Israeli Supreme Court Bars 2 Far-Right Candidates From Running For Knesset
JERUSALEM (JTA) — Leaders of the far-right Jewish Power or Otzma Yehudit Party cannot run in the upcoming national elections, Israel’s Supreme Court ruled.
The court ruled late Sunday evening that Baruch Marzel and Bentzi Gopstein can not run Knesset in the September 17 elections over statements they have made against Arabs that are considered incitement to racism.
Earlier this month the Central Elections Committee had decided that the two men could run. The appeal to Israel’s Supreme Court was filed by filed by the Israel Religious Action Center of Israel’s Reform Movement and the Blue and White, Democratic Union and Labor parties.
The court decided that the party, led by attorney Itamar Ben Gvir, minus the two barred men, could stand in the elections, however. The Otzma Yehudit party is the spiritual godchild of Rabbi Meir Kahane’s Kach party, which was banned from the Knesset under a Basic Law outlawing incitement to violence and later exiled entirely in Israel. Like its Kahanist ancestors, the party calls for a greater Israel from the Jordan River to the Mediterranean Sea, as well as the annexation of the West Bank. It calls for unrestrained settlement building and the resettlement of Palestinians and Arab Israelis in Arab countries. It wants to restore Israeli sovereignty to the Temple Mount and cancel the Oslo Accords.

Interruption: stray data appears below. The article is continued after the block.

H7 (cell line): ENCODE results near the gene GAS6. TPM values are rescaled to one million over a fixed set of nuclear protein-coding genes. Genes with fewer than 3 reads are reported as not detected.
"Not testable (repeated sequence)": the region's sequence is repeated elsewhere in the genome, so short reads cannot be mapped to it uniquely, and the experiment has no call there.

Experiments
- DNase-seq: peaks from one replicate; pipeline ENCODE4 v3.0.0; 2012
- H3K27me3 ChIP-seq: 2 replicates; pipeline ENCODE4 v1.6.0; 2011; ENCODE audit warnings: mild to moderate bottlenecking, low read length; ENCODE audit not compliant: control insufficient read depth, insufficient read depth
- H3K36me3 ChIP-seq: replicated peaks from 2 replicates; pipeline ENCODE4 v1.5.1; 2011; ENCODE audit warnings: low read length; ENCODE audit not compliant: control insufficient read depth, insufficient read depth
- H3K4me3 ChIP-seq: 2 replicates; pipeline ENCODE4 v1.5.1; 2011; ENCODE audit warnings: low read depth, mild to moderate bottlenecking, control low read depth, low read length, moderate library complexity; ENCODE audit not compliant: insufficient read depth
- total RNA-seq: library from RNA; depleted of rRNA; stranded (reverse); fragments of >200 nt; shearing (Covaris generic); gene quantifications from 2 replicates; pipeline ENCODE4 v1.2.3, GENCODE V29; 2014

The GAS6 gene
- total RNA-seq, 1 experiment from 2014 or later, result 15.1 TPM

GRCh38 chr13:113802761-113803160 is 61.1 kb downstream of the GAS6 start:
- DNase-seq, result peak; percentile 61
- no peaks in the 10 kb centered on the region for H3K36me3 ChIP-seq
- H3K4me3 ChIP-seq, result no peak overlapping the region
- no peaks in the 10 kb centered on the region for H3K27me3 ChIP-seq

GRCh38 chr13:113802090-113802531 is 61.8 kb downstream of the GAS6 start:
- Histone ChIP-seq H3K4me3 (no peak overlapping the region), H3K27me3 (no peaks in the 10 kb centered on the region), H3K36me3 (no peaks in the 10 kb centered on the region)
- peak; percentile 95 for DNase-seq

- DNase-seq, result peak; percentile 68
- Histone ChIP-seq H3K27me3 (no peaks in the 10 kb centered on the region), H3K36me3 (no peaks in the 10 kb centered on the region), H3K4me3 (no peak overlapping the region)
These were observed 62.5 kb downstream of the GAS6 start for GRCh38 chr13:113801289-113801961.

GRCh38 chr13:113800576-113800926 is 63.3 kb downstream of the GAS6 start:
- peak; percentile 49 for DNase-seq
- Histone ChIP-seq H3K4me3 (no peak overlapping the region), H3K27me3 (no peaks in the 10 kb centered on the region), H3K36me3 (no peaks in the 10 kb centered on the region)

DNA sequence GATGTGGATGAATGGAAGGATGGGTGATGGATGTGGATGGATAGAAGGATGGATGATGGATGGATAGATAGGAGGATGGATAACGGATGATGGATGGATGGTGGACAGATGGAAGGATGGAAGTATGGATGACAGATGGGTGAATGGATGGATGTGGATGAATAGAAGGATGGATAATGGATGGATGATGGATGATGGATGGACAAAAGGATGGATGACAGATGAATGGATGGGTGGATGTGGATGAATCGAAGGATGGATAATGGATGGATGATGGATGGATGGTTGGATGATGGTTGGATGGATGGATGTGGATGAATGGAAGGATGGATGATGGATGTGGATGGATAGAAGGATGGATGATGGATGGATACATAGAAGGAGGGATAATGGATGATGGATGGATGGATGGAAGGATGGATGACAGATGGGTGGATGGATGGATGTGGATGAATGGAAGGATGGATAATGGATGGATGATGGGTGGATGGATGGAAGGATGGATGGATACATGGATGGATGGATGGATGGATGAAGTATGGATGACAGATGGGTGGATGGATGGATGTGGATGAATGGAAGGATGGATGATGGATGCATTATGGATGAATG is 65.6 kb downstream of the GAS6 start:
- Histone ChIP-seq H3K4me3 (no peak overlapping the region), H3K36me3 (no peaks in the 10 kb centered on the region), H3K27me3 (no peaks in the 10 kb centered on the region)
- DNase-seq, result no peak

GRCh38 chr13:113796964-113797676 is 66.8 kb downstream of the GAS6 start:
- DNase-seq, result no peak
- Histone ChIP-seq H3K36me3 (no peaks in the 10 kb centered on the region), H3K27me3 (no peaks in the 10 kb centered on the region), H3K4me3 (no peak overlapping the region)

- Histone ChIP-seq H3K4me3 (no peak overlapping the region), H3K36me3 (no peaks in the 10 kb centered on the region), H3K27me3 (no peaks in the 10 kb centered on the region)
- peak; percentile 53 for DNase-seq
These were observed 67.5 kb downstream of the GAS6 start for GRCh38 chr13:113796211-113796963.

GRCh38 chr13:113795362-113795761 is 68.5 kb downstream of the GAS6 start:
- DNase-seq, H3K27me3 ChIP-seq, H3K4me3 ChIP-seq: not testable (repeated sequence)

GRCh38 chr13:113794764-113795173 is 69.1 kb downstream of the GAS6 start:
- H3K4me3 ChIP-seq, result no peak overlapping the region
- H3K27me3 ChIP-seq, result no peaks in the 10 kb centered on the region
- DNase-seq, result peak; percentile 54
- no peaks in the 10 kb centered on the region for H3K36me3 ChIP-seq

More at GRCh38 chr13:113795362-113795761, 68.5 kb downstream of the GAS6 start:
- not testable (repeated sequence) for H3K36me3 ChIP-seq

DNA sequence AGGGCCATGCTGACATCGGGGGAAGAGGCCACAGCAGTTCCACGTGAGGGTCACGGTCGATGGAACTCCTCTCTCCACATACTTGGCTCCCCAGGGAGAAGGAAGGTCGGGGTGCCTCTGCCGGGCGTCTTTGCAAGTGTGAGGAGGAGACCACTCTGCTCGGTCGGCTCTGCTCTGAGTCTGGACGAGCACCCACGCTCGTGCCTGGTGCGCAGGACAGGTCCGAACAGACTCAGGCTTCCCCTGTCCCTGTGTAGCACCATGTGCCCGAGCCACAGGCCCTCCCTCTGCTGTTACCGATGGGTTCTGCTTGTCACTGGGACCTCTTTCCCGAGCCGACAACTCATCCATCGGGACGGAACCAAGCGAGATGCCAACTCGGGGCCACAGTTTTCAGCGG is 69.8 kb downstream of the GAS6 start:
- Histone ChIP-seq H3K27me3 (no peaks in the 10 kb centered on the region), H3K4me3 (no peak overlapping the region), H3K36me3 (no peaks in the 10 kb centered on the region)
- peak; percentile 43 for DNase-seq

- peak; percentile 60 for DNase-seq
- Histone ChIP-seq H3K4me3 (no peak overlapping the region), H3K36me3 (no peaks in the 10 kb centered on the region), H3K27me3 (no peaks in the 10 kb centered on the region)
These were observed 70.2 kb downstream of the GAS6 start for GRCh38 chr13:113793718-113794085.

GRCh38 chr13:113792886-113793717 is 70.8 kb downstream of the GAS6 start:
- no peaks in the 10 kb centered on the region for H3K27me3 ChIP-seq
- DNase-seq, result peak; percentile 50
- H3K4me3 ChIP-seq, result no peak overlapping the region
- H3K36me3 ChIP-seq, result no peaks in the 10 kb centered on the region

Prior to the April elections, the Supreme Court disqualified Otzma Yehudit Michael Ben-Ari from running due to racist statements against Arabs.
Marzel was second on the party’s list and Gopstein was fifth. Polls have shown that Otzma Yehudit will not win enough votes to enter the Knesset by crossing the 3.25 percent electoral threshold.